Most nonprofit organizations produce a newsletter, and many are one big snoozefest. They’re too long and filled with articles that brag about how wonderful the organization is.
Newsletters can and should be a great way to stay in touch with your donors and keep them updated on how they are helping you make a difference.
I recommend a short e-newsletter once or twice a month and one to four print newsletters a year. If you’re getting stressed out about coming up with content for your newsletters, then a communications calendar is your new best friend. Stay Connected Throughout the Year by Using a Communications Calendar
It’s possible to create a great donor newsletter. Here’s how.
Give your donors what THEY want
You may opt not to do a print newsletter because it’s too expensive and takes too much time, but you’re making a mistake if many of your donors prefer print.
I think you’ll have more success if you can do both print and electronic newsletters. But ask your donors what they like, and listen to what they say. If a majority of them prefer one over the other, then doing both may not make sense.
You also want to share content that will interest your donors. In my last post, I wrote about channeling your inner four-year-old and asking why. Why are you including an article about your CEO receiving an award? Do your donors care about that? Probably not. They care about how they are helping you make a difference.
Each newsletter needs to begin with a compelling story. Client stories are best, but you could also do profiles of volunteers, board members, and donors. Focus on what drew them to help you make a difference.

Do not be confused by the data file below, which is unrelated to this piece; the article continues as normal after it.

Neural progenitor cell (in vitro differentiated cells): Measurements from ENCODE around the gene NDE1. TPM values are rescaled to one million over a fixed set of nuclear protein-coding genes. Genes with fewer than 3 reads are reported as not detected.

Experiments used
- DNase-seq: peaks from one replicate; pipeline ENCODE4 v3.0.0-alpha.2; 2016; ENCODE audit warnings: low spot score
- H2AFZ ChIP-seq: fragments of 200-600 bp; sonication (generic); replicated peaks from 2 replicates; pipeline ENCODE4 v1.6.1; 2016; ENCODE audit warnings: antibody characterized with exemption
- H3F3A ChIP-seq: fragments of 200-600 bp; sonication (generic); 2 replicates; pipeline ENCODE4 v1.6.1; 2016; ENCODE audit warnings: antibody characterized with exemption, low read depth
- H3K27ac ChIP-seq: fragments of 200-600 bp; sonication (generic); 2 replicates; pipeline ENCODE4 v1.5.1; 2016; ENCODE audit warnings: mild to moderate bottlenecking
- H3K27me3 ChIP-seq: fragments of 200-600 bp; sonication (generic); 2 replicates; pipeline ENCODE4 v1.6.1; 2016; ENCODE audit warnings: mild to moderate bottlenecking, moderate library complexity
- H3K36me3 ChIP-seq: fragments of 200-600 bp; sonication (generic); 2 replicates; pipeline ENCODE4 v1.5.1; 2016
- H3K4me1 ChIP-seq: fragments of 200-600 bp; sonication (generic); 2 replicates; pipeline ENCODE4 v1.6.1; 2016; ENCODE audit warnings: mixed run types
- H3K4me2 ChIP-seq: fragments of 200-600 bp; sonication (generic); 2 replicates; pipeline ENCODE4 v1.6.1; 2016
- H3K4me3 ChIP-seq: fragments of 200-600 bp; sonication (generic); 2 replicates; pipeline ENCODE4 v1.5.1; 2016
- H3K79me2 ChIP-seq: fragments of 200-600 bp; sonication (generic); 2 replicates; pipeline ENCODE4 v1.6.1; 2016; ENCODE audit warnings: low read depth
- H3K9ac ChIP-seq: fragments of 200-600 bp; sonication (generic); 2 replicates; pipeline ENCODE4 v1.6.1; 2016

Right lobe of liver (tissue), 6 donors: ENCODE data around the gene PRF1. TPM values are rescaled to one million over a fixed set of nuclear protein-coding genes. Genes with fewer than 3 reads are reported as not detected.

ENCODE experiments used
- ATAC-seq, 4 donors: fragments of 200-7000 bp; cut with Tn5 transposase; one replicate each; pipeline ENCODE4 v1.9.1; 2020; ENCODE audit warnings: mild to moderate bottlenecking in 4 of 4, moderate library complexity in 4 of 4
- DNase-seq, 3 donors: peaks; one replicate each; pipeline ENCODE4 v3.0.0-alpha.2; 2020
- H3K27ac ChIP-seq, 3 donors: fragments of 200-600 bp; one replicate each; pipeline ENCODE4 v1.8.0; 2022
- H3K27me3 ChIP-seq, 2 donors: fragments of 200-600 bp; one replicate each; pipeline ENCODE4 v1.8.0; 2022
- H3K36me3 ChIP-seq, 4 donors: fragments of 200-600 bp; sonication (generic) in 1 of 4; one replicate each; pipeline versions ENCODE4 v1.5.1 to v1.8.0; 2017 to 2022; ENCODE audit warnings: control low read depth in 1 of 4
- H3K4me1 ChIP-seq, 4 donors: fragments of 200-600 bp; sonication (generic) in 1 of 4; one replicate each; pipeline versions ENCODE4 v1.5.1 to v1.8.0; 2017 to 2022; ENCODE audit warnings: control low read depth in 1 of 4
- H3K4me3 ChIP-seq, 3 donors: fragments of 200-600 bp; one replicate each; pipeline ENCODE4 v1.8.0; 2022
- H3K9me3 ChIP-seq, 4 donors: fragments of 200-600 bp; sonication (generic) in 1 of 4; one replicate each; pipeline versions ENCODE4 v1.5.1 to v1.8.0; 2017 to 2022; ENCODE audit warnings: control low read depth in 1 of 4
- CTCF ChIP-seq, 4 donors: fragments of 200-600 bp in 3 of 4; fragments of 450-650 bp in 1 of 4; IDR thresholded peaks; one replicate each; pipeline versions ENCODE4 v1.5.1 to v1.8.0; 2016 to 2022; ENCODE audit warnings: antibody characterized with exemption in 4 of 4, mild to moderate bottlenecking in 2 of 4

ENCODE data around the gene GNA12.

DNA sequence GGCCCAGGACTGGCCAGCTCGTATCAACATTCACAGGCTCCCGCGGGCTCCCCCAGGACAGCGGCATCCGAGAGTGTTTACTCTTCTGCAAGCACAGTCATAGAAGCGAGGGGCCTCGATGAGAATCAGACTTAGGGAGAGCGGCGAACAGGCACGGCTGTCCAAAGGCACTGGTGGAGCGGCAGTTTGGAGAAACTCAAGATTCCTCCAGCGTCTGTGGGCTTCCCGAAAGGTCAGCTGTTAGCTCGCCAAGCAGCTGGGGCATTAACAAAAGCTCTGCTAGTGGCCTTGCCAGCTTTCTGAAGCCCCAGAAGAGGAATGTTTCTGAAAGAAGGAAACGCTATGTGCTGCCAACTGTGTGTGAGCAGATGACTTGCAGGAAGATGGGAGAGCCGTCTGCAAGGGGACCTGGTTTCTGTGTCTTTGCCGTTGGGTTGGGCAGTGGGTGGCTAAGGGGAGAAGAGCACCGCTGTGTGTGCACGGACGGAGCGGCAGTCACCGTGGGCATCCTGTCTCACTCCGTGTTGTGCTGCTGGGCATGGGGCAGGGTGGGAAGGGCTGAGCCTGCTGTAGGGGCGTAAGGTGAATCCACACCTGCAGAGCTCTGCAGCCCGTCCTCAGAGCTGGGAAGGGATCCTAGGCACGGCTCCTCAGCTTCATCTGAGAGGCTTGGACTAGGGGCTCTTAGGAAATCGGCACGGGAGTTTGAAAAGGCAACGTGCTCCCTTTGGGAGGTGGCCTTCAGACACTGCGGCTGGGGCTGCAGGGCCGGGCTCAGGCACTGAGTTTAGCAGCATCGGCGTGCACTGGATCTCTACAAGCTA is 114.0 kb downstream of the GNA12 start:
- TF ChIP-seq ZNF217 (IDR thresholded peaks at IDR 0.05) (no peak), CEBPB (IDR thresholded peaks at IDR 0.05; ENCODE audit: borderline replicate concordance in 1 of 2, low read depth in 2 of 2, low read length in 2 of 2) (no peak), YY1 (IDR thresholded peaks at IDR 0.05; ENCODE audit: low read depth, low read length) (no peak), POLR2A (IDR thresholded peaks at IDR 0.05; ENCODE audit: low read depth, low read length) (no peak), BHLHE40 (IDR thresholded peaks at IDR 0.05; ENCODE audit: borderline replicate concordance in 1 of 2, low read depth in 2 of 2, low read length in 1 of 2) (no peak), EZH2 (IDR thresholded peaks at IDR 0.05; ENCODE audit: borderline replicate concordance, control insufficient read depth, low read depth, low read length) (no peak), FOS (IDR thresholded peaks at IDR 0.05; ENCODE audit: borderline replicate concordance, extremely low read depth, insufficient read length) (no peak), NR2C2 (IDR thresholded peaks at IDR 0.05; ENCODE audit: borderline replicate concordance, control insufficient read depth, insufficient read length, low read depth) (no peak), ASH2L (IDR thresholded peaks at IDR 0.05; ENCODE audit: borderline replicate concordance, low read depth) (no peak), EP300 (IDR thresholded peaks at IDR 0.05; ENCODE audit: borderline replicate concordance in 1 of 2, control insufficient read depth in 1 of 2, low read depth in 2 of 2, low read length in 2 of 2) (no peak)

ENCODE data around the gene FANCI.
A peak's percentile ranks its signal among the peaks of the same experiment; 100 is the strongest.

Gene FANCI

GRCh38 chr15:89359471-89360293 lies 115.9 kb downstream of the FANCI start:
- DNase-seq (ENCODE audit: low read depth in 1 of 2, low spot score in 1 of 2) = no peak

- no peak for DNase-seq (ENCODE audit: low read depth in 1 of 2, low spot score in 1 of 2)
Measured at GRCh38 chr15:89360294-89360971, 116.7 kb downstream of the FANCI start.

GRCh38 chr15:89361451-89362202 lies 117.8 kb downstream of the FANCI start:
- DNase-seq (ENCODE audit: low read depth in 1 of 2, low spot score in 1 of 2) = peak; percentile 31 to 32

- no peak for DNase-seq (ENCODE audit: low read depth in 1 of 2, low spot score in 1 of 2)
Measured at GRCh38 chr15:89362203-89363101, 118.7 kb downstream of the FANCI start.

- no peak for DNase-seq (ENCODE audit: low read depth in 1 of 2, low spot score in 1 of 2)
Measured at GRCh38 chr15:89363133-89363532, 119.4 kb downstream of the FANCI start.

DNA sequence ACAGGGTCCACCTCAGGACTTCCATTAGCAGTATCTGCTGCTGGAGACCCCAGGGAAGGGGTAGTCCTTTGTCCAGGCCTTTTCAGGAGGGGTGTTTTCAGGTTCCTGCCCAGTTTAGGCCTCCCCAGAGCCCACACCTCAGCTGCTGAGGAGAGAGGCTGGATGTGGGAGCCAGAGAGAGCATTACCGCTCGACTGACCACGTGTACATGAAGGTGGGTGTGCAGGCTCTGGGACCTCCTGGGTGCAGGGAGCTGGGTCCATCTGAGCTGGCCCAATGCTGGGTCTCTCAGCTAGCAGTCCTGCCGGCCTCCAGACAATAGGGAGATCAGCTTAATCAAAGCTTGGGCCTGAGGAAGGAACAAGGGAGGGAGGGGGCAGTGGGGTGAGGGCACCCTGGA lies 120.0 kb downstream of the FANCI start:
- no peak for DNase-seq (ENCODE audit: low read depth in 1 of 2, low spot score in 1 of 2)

Create a story bank that includes at least three client success stories.
Write to the donors
Write your newsletter in the second person, emphasizing you much more than we. Be personal and conversational. Say You helped give the Saunders family a new home or Because of donors like you, we were able to find housing for X number of families.
Don’t use jargon or language your donors won’t understand. Write as if you’re having a conversation with a friend.
I’m not a fan of the letter from the executive director, because those tend to be organization-centered instead of donor-centered.
Never miss an opportunity to thank your donors. Every one of your newsletters needs to show gratitude and emphasize how much you appreciate your donors.
Make it easy to read (and scan)
Most of your donors aren’t going to read your newsletter word for word, especially your e-newsletter. Include enticing headlines, at least a 12-point font, and lots of white space so your donors can easily scan your newsletter.
Use the inverted pyramid and put the most important story first, keeping in mind your donors may not get to all the articles.
Also, make sure your donors can read your e-newsletter on a mobile device.
Keep it short
Your print newsletter should be no more than four pages. Limit your monthly e-newsetter to four articles. Some organizations send an e-newsletter twice a month. Those should be even shorter – two or three articles.
You may find you have more success with shorter, more frequent e-mail updates.
Send it to the right audience
Fundraising guru Tom Ahern recommends sending your print newsletter only to donors. This can help you keep it donor-centered, as well as cut down on mailing costs.
Send e-newsletters ONLY to people who have signed up for it. They may or may not be donors, but an e-newsletter can also be a good cultivation tool.
It’s possible to create a great newsletter, if you put in the time and effort.
Read on for more information about donor newsletters.
Photo by Sarah Reid